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Saturday, February 26, 2005

Kabuki Ethics

Perhaps I'm being obtuse. I had some dental work this week that was quite unpleasant so perhaps I accidentally spit my higher brain function down that cute little sink next to the torture chair. Am I reading correctly that the funniest man in the universe is obliquely scolding himself and the rest of us for flogging the Jeff Gannon story? Why yes, I believe he is and now that I think about it, it's a darned good idea.

He admits how difficult it is to resist the urge to giggle incessantly and point out every word in a Gannon piece that his inner Beavis finds suggestive, but he concludes that pursuing this story is the work of the devil and oh is he ever right. The Poorman isn't the only sharp guy to make the point that the Gannon story is somehow wrong, though. As this article in TAPPED points out, the major lefty magazines, with the exception of Salon (a bunch of "San Francisco liberals" ) have all tip-toed around this story very delicately. David Corn has wrestled with his demons in public however and gives un an insight into the problem:

Should the White House have handed a daily press pass to a reporter who turned tricks on the side? Was it hypocritical of the Bush White House to have done so? Was it a security lapse to let a pseudonymous fellow and possible felon close to the president? Gannon/Guckert and Talon ought to have been vetted more closely regarding their journalistic credentials. But I will not gripe if the White House press office decides it is not its job to investigate the personal lives and websites of those who apply for access to the press room. Some of Gannon/Guckert's critics have suggested that he was allowed into the White House due to some sort of gay connection. One site has used the Gannon/Guckert affair to float unsubstantiated rumors about the sex life of Scott McClellan. This is fair game--but only for journalistic investigation, not for throw-it-and-see-if-it-sticks postings. If there is evidence that McClellan is a gay GOP hypocrite or that Gannon/Guckert had an advantage because he was literally in bed with a White House official, that's a news story. Otherwise, it's smear-by-blogging. Last year, I spent months talking to a professional dominatrix who claimed she had been hired several times by a prominent Republican who does the family-values shtick. I examined her allegations the best I could. But I could not substantiate her claim, which I found credible. I had nothing to publish, nothing specific to blog.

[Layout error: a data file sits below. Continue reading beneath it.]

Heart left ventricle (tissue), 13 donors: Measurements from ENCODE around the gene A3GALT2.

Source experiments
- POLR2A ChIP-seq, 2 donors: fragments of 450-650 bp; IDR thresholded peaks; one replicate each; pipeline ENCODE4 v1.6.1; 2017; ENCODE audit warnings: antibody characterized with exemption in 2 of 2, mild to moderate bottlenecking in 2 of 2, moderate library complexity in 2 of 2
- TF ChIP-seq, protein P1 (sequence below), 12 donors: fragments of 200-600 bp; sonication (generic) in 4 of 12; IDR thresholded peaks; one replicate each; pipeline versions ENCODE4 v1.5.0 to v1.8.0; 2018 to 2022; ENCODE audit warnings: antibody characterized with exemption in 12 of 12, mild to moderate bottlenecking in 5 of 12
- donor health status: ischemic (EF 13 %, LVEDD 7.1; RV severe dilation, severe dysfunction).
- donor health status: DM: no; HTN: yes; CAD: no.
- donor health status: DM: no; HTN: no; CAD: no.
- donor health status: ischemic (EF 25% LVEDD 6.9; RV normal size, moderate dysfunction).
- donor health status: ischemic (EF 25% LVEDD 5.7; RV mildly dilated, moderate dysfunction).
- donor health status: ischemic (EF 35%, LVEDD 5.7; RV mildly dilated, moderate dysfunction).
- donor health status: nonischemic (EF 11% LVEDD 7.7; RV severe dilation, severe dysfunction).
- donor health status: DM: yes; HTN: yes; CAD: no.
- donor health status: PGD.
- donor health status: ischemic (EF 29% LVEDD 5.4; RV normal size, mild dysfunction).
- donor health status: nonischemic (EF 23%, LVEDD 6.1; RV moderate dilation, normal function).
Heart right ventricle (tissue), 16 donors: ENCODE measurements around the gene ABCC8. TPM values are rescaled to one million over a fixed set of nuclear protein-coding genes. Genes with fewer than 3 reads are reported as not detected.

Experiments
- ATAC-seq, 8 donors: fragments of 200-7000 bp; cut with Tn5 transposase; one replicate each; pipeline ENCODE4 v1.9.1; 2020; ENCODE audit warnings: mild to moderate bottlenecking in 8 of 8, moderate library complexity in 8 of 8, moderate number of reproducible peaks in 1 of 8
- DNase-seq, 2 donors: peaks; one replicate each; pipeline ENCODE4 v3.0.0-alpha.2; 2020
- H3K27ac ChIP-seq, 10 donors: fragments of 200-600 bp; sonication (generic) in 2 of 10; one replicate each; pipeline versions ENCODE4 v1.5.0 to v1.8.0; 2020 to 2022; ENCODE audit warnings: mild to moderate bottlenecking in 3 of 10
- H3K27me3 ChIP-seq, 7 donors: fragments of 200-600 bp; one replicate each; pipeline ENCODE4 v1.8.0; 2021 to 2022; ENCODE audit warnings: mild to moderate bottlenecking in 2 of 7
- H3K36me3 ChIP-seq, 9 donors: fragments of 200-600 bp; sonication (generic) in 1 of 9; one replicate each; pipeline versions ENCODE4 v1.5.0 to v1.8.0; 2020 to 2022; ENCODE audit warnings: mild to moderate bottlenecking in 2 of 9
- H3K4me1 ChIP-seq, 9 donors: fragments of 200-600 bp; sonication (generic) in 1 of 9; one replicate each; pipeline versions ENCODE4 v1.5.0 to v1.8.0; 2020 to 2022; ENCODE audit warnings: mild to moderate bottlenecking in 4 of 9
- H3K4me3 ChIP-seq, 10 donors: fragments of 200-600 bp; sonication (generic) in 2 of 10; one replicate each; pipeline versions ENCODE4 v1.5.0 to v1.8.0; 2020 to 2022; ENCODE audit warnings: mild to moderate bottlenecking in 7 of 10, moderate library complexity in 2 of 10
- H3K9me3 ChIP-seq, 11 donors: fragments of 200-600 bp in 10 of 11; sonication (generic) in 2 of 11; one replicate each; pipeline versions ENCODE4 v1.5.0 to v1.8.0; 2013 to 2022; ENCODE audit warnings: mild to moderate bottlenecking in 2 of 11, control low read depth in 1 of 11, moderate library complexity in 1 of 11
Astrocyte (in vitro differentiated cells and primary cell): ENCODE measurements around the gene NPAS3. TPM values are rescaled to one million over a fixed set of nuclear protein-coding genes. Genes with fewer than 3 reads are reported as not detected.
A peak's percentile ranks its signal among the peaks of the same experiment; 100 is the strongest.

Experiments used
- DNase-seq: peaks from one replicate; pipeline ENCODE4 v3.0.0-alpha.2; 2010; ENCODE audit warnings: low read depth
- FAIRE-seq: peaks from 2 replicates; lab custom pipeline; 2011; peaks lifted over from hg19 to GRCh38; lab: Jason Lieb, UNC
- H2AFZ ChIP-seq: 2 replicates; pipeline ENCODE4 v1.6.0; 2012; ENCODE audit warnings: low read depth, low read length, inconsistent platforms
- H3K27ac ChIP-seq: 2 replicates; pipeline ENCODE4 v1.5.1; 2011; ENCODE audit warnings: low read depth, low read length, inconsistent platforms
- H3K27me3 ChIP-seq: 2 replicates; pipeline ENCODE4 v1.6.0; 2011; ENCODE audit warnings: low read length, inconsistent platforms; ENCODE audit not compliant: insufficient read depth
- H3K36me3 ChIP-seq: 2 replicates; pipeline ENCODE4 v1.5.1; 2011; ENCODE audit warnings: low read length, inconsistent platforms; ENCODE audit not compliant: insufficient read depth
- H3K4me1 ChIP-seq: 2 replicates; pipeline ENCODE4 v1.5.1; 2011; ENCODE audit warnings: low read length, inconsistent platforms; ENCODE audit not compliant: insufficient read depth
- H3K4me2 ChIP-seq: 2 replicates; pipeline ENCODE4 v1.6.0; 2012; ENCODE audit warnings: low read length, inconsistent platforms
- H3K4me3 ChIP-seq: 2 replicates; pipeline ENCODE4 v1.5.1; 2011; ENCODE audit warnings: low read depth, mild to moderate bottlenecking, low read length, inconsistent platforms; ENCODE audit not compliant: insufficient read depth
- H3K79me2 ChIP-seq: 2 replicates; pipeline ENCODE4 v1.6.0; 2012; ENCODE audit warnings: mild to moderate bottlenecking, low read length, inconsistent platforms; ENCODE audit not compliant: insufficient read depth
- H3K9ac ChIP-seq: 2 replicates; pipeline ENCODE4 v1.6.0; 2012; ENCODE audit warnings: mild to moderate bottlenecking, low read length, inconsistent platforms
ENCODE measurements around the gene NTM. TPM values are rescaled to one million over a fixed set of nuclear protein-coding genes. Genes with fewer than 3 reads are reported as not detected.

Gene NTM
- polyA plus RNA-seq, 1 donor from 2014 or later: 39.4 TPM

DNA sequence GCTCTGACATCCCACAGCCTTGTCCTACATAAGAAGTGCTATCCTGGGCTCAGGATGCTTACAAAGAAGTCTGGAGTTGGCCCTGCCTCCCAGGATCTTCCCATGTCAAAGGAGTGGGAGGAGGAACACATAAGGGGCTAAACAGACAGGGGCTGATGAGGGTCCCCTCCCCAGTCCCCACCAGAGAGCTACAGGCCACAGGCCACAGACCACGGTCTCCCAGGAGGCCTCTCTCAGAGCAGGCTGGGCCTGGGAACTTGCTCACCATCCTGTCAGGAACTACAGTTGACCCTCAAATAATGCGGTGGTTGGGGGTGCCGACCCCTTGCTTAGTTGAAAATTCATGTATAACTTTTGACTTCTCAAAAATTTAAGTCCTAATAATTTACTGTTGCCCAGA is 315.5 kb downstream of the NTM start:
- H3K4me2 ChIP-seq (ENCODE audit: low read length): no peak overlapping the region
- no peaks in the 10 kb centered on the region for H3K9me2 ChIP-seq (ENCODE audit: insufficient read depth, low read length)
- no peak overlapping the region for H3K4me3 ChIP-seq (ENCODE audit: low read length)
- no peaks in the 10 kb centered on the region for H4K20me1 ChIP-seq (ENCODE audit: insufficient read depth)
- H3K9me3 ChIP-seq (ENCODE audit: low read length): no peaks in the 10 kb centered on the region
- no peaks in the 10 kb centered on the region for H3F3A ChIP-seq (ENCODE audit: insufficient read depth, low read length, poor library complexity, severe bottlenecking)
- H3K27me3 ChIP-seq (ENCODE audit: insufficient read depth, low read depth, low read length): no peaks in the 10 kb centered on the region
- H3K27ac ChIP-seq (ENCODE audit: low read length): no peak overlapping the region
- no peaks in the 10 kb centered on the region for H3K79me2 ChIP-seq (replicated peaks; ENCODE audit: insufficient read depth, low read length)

It's certainly embarrassing to the Bush White House that its press operation accepted a reporter who was an actual or wannabe prostitute. But this is not the same as paying columnists to shill for the administration, producing pro-administration propaganda packaged as news reports, mounting fake town meetings, or restricting the number of press conferences. And to date there is no compelling evidence that the White House recruited or deployed Gannon/Guckert as a plant. It really had little cause to do so. Both Ari Fleischer and Scott McClellan have demonstrated they can duck questions ably on their own.

This is what responsible journalism and ethical blogging are all about. We wouldn't want people to hear unsubstantiated gossip. That's why he writes that he refused to report or blog about the credible dominatrix who couldn't provide proof of her allegations that "she had been hired several times by a prominent Republican who does the family-values shtick." I would imagine that a certain "Virtues Czar” has been quaking in his leather chaps over this story and is mightily relieved that Corn has decided not to blog about it. I'm sure everyone will take Corn's ethical lead and refuse to give this story another moment's consideration. It wouldn't be right and I simply do not want to participate in such activity. I do plan to write a lot about this kind of good journalism, however, the kind where you don't report on stories about credible dominatrixes and disgraced moralizing gamblers without proof.